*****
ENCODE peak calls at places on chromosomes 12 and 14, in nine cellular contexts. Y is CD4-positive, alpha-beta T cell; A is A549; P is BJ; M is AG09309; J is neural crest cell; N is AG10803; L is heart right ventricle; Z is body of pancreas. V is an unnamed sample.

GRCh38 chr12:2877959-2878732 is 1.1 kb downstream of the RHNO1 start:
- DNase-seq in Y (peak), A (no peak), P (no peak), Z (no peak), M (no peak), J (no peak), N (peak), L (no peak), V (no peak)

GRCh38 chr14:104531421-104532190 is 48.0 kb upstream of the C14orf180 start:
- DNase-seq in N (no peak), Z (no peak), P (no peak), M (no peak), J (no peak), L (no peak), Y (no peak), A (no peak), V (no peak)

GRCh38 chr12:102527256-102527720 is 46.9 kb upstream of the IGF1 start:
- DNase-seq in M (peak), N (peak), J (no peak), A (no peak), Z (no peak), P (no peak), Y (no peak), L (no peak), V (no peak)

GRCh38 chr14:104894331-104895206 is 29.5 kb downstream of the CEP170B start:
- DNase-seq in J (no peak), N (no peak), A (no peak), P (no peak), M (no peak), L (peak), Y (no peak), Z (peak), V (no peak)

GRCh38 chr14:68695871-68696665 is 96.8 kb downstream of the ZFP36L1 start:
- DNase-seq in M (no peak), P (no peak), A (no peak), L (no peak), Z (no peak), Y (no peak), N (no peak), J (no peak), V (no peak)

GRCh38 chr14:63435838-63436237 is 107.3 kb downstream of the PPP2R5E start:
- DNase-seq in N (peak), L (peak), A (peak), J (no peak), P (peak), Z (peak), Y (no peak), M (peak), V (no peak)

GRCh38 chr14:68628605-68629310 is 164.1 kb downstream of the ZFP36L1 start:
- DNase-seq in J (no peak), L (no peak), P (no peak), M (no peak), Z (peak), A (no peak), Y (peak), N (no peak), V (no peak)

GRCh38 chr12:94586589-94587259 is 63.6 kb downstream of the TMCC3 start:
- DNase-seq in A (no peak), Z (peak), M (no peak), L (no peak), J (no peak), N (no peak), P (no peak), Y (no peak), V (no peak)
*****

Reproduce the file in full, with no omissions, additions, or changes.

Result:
ENCODE peak calls at places on chromosomes 12 and 14, in nine cellular contexts. Y is CD4-positive, alpha-beta T cell; A is A549; P is BJ; M is AG09309; J is neural crest cell; N is AG10803; L is heart right ventricle; Z is body of pancreas. V is an unnamed sample.

GRCh38 chr12:2877959-2878732 is 1.1 kb downstream of the RHNO1 start:
- DNase-seq in Y (peak), A (no peak), P (no peak), Z (no peak), M (no peak), J (no peak), N (peak), L (no peak), V (no peak)

GRCh38 chr14:104531421-104532190 is 48.0 kb upstream of the C14orf180 start:
- DNase-seq in N (no peak), Z (no peak), P (no peak), M (no peak), J (no peak), L (no peak), Y (no peak), A (no peak), V (no peak)

GRCh38 chr12:102527256-102527720 is 46.9 kb upstream of the IGF1 start:
- DNase-seq in M (peak), N (peak), J (no peak), A (no peak), Z (no peak), P (no peak), Y (no peak), L (no peak), V (no peak)

GRCh38 chr14:104894331-104895206 is 29.5 kb downstream of the CEP170B start:
- DNase-seq in J (no peak), N (no peak), A (no peak), P (no peak), M (no peak), L (peak), Y (no peak), Z (peak), V (no peak)

GRCh38 chr14:68695871-68696665 is 96.8 kb downstream of the ZFP36L1 start:
- DNase-seq in M (no peak), P (no peak), A (no peak), L (no peak), Z (no peak), Y (no peak), N (no peak), J (no peak), V (no peak)

GRCh38 chr14:63435838-63436237 is 107.3 kb downstream of the PPP2R5E start:
- DNase-seq in N (peak), L (peak), A (peak), J (no peak), P (peak), Z (peak), Y (no peak), M (peak), V (no peak)

GRCh38 chr14:68628605-68629310 is 164.1 kb downstream of the ZFP36L1 start:
- DNase-seq in J (no peak), L (no peak), P (no peak), M (no peak), Z (peak), A (no peak), Y (peak), N (no peak), V (no peak)

GRCh38 chr12:94586589-94587259 is 63.6 kb downstream of the TMCC3 start:
- DNase-seq in A (no peak), Z (peak), M (no peak), L (no peak), J (no peak), N (no peak), P (no peak), Y (no peak), V (no peak)